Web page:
Police In Britain Arrest Man For Bomb-Threat Joke On Twitter 577

Posted by timothy
from the credibility-gap-looms dept.
An anonymous reader writes "A British man was arrested under anti-terrorism legislation for making a bomb joke on Twitter. Paul Chambers, 26, was arrested under the provisions of the Terrorism Act (2006). His crime? Frustrated at grounded flights over inclement weather, he made a joke bomb threat on the social networking site Twitter."

Wii Balance Board Gives $18,000 Medical Device a Run For Its Money 422

Posted by timothy
from the hat-tip-to-tim-o-reilly dept.
Gizmodo highlights a very cool repurposing effort for the Wii's Balance Board accessory. Rather than the specialized force platforms used to quantify patients' ability to balance after a trauma like stroke, doctors at the University of Melbourne thought that a Balance Board might serve as well. Says the article: "When doctors disassembled the board, they found the accelerometers and strain gauges to be of 'excellent' quality. 'I was shocked given the price: it was an extremely impressive strain gauge set-up.'" Games controllers you'd expect to be durable and at least fairly accurate; what's surprising is just how much comparable, purpose-built devices cost. In this case, the Balance Board (just under $100) was compared favorably with a test platform that costs just a shade less than $18,000.

Programming With Proportional Fonts? 394

Posted by timothy
from the now-that's-wild-and-crazy dept.
theodp writes "Betty or Veronica? Mary Ann or Ginger? Proportional or Monospaced? There's renewed interest in an old blog post by Maas-Maarten Zeeman, in which M-MZ made the case for programming with proportional fonts, citing studies that show proportional fonts can be read 14% faster than fixed-width fonts. Try it for a couple of weeks, he suggests, and you might like it too. Nowadays, Lucida Grande is M-MZ's font of choice on OS X, and he uses Lucida Sans on Windows. Helvetica, anyone?"

Police Called Over 11-Year-Old's Science Project 687

Posted by samzenpus
from the duck-and-cover dept.
garg0yle writes "Police in San Diego were called to investigate an 11-year-old's science project, consisting of 'a motion detector made out of an empty Gatorade bottle and some electronics,' after the vice-principal came to the conclusion that it was a bomb. Charges aren't being laid against the youth, but it's being recommended that he and his family 'get counseling.' Apparently, the student violated school policies — I'm assuming these are policies against having any kind of independent thought?"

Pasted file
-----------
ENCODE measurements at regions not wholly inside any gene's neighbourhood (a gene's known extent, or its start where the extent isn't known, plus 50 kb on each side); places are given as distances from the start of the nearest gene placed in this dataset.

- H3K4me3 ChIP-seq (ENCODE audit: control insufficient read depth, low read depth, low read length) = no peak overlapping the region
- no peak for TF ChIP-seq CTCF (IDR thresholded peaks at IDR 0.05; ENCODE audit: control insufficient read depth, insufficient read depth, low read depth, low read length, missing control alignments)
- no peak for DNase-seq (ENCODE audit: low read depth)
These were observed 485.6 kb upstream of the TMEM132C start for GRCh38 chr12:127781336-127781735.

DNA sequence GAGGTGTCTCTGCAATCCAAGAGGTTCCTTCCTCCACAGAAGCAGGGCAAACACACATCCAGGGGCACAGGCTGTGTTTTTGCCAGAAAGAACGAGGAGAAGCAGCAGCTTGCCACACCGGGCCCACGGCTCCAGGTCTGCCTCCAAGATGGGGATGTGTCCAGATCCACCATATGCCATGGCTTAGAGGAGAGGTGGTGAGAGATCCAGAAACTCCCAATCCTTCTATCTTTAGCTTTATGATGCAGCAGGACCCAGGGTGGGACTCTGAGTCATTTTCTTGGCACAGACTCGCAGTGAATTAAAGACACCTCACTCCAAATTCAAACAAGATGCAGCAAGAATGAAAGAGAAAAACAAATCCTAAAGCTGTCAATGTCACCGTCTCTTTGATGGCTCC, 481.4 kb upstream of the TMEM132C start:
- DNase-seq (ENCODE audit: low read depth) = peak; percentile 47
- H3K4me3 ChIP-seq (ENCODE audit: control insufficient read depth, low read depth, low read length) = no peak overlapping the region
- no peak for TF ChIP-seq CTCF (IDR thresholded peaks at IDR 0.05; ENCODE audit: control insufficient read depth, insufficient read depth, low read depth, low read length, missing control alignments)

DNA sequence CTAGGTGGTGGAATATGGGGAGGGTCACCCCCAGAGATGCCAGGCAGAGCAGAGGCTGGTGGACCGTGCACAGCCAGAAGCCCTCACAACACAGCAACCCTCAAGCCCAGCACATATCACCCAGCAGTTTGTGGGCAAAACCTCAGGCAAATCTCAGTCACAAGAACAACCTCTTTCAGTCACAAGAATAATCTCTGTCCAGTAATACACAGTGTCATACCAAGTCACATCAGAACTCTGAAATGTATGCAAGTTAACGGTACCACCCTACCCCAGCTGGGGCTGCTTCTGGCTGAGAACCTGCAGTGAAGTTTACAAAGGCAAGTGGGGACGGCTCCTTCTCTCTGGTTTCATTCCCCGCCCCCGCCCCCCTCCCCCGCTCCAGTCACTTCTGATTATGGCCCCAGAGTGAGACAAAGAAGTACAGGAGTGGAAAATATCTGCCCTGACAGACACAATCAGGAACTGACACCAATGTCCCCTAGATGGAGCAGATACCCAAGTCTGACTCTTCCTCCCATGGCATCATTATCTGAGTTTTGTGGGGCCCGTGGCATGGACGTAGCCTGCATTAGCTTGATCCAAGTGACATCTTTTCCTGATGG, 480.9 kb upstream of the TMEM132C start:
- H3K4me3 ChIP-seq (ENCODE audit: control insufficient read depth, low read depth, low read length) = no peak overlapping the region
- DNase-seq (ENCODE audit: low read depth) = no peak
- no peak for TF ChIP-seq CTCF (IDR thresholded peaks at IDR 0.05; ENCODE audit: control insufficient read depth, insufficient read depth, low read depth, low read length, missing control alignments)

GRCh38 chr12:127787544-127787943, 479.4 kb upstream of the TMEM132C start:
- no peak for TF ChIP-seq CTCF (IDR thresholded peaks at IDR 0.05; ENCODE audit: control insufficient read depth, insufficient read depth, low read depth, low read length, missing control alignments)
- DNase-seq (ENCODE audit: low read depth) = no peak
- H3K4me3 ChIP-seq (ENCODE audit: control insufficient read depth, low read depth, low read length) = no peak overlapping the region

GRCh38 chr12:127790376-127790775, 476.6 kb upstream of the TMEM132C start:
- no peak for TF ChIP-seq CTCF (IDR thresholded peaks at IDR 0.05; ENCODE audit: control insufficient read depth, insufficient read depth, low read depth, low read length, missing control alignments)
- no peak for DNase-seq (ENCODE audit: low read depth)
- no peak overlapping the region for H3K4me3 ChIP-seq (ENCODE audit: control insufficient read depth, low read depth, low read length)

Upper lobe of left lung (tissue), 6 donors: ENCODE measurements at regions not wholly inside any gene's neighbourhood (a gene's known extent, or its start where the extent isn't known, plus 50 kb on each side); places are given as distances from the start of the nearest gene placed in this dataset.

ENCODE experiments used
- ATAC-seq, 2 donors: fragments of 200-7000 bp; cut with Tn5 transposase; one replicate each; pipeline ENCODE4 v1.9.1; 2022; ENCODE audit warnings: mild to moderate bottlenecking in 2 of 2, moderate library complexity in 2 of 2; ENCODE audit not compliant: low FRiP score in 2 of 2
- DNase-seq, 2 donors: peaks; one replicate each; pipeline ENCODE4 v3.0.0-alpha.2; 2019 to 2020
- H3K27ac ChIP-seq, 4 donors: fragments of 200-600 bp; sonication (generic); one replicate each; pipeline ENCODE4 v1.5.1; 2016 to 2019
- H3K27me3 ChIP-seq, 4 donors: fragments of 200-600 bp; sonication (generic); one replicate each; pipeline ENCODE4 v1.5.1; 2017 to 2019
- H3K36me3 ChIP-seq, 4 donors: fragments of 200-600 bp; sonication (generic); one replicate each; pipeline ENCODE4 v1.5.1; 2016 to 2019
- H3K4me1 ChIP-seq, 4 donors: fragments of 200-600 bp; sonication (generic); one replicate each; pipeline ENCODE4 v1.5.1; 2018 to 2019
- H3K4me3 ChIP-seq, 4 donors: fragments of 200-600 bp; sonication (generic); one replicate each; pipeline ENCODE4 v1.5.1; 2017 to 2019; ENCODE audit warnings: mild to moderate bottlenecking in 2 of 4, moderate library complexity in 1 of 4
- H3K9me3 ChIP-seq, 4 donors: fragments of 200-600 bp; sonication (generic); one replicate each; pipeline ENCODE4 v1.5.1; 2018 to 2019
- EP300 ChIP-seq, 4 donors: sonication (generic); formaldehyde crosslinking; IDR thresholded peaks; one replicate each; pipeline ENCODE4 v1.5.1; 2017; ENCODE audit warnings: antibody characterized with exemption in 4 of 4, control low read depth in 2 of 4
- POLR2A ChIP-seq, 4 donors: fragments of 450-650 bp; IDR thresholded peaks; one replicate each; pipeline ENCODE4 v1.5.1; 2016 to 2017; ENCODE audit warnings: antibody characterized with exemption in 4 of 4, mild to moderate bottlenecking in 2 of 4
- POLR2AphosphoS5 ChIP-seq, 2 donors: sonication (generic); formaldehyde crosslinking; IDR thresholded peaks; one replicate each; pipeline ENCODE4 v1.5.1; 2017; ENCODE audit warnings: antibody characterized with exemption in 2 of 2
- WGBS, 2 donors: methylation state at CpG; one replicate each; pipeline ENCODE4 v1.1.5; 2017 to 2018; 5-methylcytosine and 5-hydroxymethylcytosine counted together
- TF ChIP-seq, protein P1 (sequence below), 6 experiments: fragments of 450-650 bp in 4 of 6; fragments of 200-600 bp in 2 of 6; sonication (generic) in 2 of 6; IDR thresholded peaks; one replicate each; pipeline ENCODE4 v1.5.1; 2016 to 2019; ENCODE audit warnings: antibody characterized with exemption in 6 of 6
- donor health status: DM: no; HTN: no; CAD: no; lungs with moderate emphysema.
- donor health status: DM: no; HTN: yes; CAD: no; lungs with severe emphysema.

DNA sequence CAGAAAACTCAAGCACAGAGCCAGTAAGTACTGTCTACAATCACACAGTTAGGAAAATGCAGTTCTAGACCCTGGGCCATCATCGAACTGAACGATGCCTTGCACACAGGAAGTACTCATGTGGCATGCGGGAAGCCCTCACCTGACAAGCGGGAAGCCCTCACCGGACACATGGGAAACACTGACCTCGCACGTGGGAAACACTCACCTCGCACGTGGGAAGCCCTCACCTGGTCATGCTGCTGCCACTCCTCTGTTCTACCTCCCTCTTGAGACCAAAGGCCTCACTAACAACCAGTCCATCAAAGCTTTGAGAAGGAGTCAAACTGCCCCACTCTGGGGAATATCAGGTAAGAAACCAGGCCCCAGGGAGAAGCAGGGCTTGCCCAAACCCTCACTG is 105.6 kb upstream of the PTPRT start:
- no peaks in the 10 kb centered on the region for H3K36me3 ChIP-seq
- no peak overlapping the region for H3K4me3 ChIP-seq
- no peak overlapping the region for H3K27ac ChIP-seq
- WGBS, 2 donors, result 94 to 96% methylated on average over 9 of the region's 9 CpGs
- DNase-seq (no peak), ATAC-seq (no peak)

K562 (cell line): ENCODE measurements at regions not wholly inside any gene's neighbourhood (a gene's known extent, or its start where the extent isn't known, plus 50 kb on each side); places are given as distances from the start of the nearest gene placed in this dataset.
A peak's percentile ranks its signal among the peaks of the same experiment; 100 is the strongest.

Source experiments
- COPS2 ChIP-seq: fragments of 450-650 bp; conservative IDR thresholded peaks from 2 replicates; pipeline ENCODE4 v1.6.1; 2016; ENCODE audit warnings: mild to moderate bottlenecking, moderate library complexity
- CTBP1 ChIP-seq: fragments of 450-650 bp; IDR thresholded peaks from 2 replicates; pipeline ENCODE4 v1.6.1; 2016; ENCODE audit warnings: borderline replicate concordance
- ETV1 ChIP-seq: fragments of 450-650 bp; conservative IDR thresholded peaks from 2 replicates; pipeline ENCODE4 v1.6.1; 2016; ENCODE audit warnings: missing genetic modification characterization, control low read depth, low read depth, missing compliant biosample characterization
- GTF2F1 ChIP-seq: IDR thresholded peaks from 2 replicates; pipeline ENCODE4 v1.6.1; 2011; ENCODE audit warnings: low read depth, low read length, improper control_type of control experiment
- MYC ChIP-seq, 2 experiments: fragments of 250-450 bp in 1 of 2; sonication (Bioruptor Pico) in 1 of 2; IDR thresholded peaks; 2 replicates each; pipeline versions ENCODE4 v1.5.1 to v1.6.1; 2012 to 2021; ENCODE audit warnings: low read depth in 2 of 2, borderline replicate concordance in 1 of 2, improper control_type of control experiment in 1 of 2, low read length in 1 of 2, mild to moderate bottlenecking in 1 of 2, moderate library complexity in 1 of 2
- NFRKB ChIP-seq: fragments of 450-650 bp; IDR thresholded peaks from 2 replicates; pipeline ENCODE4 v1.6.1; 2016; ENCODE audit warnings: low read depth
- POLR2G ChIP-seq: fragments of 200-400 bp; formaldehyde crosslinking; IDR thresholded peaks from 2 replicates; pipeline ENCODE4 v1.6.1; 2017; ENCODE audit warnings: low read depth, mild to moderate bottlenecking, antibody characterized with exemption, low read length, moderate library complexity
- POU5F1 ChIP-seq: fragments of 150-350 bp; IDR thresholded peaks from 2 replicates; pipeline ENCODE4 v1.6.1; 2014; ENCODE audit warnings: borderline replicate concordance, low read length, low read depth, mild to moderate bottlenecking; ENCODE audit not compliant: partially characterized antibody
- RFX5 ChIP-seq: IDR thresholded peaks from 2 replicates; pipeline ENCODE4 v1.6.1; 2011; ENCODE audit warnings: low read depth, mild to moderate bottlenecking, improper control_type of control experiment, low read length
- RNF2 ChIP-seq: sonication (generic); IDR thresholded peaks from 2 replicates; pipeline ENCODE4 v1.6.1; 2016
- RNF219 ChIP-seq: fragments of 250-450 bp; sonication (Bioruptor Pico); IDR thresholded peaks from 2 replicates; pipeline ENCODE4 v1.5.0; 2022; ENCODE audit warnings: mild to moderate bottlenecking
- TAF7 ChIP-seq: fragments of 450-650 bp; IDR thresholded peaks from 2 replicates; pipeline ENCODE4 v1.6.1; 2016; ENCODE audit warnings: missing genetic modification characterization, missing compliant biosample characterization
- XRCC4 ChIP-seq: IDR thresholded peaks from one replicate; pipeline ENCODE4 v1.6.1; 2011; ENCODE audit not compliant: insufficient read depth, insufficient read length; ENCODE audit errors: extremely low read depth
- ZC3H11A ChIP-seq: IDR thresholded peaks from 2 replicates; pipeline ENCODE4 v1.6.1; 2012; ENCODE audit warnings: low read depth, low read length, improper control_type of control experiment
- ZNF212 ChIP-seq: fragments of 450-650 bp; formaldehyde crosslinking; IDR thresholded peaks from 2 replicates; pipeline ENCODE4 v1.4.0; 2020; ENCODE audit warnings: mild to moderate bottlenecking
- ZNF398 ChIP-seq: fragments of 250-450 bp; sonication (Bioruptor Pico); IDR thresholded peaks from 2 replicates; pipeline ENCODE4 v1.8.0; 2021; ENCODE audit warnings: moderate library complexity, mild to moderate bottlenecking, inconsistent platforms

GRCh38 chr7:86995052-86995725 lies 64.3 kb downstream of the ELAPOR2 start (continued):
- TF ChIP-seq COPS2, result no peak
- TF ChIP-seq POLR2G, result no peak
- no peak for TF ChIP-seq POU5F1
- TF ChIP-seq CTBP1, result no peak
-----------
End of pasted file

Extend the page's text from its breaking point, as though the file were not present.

Human Males Evolve At a Faster Pace Than Females 454

Posted by CmdrTaco
from the can't-say-i'm-surprised dept.
Tisha_AH writes "A report by the Whitehead Institute indicates that the human Y chromosome present in males is evolving at a furious pace. Across the chromosome there can be as much as a 33% difference within humans alone. The portions of the chromosome evolving fastest are related to sperm production."

Comment: Re:Choosing the correct abstraction layer (Score 1) 542

by markbthomas (#29967088) Attached to: X11 Chrome Reportedly Outperforms Windows and Mac Versions

... except that the application does have to worry about drawing itself.

Unless the app wants to look like something from 1987, it has to render all its own controls, icons, heck it even has to open the true-type font file, load the true-type interpreter, rasterise all its own font strings and send them as bitmaps to the X-server over a socket. There's so much stuff on the client-side, it's completely braindead. Just think how many times your computer loads bitstream-vera-sans.ttf. How many times should it load it? How many times does libgnome load its gnome icon cache?

Someone needs to make an XGTK extension that puts GTK object rendering in a module in the server. Then the client only needs to worry about making remote GTK objects. For example, gnome-calculator could make a display object, a dozen button objects, and register for clicks. Then all the gnome-calculator *process* needs to worry about is doing sums. It should be helloworld.c in size, not 128 KiB.

The good news is this could be done relatively easily within X's framework. The bad news it, no-one seems to care about fixing it.

Wireless Networking

No Hand-Held Devices In Ontario Cars 584

Posted by kdawson
from the hands-where-i-can-see-'em dept.
NIK282000 writes "To cut down on accidents caused by drivers who aren't paying attention, in Ontario it is now a ticketable offense to text, email, or navigate with your GPS while driving. But it seems to me that they have thrown the baby out with the bathwater, because it is now also a $500 fine to change your radio station, change songs on your MP3 player, or even drink your morning coffee. It can also be enforced to the point where changing the climate controls on your dash can get you fined because it requires you to take your hands off the wheel. Though this was a good idea, it seems to have been taken a little too far."

It's currently a problem of access to gigabits through punybaud. -- J. C. R. Licklider